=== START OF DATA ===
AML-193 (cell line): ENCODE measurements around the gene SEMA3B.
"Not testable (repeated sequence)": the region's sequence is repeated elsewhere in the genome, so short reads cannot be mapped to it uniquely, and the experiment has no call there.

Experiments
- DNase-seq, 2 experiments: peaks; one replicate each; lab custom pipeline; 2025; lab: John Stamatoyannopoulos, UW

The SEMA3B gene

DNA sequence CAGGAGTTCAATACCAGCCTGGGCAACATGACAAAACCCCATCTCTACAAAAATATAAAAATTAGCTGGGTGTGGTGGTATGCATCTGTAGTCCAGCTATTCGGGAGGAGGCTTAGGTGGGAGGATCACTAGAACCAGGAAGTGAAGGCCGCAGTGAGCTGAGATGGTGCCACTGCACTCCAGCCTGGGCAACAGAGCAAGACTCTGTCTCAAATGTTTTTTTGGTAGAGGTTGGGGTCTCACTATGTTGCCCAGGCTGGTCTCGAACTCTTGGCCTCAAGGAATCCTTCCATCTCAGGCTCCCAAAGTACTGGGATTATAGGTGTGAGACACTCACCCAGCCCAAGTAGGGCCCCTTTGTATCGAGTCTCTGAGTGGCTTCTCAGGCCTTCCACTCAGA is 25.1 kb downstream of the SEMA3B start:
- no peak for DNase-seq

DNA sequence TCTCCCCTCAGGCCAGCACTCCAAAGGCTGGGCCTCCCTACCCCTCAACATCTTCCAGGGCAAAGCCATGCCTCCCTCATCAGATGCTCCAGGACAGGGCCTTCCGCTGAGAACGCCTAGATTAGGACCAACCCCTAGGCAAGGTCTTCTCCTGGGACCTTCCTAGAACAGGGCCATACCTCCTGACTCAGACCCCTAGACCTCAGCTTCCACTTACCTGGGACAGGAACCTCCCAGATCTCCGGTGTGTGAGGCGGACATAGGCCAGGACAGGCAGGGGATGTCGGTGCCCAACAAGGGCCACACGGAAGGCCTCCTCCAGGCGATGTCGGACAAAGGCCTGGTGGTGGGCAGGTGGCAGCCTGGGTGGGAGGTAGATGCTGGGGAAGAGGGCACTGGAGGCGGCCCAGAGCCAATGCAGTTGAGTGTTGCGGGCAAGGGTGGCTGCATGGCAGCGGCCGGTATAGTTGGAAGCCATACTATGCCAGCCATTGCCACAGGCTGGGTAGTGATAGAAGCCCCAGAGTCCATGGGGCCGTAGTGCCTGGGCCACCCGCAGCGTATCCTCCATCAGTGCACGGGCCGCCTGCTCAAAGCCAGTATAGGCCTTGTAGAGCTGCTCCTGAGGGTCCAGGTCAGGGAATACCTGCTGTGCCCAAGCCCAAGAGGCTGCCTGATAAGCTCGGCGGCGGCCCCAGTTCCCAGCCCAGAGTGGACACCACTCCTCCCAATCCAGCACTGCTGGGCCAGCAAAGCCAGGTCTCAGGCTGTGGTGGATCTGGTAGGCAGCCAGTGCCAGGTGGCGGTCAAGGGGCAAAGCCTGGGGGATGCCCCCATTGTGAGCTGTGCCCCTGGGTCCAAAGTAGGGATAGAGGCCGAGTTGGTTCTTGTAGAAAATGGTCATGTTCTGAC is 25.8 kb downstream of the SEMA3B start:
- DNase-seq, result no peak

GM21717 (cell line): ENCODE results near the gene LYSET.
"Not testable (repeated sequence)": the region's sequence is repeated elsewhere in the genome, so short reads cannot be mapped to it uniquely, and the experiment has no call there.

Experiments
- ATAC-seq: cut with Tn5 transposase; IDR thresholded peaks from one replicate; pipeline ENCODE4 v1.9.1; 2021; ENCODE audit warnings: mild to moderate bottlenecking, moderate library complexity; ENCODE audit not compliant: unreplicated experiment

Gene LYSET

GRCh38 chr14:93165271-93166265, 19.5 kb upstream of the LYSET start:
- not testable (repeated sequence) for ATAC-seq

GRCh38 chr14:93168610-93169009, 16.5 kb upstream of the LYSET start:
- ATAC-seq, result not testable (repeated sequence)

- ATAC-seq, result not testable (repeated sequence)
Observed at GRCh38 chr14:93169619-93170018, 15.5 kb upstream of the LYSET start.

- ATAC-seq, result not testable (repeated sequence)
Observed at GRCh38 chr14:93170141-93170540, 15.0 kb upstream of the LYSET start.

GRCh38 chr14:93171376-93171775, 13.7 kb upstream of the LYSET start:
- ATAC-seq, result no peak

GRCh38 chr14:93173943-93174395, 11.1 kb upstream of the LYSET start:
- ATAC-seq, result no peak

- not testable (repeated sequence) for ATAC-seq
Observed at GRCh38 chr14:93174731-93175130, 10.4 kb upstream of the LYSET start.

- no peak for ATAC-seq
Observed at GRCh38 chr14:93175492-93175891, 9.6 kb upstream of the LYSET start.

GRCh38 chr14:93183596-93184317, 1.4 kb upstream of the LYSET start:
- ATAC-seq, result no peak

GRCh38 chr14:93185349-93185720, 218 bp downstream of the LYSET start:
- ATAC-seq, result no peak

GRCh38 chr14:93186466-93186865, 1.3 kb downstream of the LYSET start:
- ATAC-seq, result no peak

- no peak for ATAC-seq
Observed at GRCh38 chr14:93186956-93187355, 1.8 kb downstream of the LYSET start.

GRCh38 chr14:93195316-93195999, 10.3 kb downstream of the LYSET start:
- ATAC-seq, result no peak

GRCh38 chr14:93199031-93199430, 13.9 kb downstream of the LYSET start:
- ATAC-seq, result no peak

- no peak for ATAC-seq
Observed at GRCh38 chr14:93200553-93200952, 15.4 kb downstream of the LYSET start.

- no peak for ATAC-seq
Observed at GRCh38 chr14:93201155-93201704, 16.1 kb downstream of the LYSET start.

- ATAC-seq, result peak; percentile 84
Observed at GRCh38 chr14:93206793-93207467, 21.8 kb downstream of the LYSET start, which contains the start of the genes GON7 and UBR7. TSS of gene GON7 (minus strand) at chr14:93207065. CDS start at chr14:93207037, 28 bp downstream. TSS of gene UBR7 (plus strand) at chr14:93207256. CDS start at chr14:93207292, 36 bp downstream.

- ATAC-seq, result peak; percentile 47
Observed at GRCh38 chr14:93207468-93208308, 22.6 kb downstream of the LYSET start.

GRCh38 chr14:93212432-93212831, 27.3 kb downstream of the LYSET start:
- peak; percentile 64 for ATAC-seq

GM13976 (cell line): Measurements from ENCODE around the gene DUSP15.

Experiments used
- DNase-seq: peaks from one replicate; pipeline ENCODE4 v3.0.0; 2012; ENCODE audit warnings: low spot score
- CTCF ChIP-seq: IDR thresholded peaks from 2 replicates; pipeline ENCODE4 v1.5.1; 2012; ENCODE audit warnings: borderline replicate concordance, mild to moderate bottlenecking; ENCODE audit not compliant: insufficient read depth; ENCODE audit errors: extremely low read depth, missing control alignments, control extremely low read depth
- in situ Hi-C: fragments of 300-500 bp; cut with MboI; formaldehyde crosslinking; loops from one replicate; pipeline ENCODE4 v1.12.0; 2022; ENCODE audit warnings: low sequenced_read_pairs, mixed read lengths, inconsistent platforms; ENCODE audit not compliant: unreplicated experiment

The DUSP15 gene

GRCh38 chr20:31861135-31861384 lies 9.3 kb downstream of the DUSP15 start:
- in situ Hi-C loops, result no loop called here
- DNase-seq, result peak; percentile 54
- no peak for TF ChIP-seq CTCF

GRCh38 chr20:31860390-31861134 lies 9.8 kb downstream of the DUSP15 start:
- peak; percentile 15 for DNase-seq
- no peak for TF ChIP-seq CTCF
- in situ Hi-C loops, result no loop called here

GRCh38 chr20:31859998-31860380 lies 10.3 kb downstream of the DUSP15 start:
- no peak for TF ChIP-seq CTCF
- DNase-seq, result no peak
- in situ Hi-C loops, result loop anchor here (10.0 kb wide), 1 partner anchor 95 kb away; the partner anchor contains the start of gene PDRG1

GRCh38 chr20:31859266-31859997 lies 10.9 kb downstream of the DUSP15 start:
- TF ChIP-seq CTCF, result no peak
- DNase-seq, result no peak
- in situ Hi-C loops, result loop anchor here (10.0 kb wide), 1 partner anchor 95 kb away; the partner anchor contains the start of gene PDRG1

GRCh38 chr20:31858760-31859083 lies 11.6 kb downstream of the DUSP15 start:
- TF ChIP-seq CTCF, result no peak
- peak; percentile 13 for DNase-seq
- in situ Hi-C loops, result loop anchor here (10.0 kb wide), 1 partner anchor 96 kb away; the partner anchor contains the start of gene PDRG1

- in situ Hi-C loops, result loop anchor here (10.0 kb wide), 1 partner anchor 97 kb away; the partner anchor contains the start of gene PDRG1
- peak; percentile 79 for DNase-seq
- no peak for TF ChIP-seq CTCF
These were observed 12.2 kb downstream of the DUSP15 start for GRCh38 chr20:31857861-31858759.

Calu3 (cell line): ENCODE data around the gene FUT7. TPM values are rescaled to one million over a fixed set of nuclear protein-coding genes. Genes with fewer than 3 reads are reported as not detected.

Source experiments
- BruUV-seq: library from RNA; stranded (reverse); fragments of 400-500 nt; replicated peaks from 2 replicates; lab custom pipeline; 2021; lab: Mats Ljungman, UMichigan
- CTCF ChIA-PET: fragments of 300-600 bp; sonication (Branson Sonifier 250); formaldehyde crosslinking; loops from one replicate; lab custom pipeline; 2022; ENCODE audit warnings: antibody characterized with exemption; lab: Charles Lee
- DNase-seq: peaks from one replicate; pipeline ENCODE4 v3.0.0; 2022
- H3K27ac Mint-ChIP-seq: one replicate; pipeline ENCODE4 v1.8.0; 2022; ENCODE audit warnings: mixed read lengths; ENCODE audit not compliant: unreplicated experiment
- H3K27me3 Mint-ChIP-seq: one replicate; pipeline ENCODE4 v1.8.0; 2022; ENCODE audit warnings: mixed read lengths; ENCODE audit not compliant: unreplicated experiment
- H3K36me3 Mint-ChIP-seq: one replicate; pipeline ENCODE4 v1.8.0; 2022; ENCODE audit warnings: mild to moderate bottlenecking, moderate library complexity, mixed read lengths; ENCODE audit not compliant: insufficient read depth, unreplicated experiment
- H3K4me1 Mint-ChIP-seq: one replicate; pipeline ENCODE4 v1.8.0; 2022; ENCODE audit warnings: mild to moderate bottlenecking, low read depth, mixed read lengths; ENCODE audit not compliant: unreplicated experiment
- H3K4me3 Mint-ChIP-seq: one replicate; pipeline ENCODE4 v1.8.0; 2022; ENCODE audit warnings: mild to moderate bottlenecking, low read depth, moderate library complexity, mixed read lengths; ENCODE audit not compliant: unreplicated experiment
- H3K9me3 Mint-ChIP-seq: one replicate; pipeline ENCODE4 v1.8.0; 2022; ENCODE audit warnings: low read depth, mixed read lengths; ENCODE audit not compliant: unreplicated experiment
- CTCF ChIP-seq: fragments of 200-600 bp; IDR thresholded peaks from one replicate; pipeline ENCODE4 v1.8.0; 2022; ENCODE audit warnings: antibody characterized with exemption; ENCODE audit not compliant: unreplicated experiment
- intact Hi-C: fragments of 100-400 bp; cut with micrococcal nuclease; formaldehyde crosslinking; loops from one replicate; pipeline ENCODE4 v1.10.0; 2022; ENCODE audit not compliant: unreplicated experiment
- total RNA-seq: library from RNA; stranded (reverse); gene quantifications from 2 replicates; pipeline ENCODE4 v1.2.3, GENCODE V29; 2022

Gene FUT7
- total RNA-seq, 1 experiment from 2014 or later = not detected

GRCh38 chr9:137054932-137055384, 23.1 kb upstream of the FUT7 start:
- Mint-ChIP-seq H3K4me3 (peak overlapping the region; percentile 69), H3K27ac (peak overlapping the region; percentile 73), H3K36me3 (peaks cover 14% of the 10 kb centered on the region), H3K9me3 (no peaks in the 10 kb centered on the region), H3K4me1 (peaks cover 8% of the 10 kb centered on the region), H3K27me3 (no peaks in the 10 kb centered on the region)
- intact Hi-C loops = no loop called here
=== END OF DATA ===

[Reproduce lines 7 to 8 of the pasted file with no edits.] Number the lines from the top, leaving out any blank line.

- no peak for DNase-seq

DNA sequence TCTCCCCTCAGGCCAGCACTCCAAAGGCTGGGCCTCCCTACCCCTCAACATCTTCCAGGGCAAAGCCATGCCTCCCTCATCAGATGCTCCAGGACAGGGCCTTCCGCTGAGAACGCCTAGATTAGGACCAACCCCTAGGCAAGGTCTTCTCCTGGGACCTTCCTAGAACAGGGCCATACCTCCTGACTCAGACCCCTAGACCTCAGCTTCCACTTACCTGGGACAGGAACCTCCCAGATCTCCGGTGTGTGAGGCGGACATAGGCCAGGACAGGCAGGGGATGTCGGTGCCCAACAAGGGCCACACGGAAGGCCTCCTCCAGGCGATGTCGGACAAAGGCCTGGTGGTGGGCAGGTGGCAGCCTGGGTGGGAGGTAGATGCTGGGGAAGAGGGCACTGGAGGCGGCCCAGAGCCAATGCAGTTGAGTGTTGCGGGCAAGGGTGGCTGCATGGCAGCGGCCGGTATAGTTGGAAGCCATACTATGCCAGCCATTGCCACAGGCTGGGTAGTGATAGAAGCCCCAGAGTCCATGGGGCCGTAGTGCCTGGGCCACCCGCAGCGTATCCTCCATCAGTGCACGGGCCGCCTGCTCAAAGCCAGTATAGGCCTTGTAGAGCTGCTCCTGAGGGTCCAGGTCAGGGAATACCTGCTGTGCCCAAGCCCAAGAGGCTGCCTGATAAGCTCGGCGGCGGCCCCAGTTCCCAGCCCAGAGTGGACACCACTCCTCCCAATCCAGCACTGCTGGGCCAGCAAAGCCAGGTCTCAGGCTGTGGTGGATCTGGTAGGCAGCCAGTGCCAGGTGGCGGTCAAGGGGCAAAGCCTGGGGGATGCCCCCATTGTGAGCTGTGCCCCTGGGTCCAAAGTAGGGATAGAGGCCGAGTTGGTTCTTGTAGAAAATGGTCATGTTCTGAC is 25.8 kb downstream of the SEMA3B start: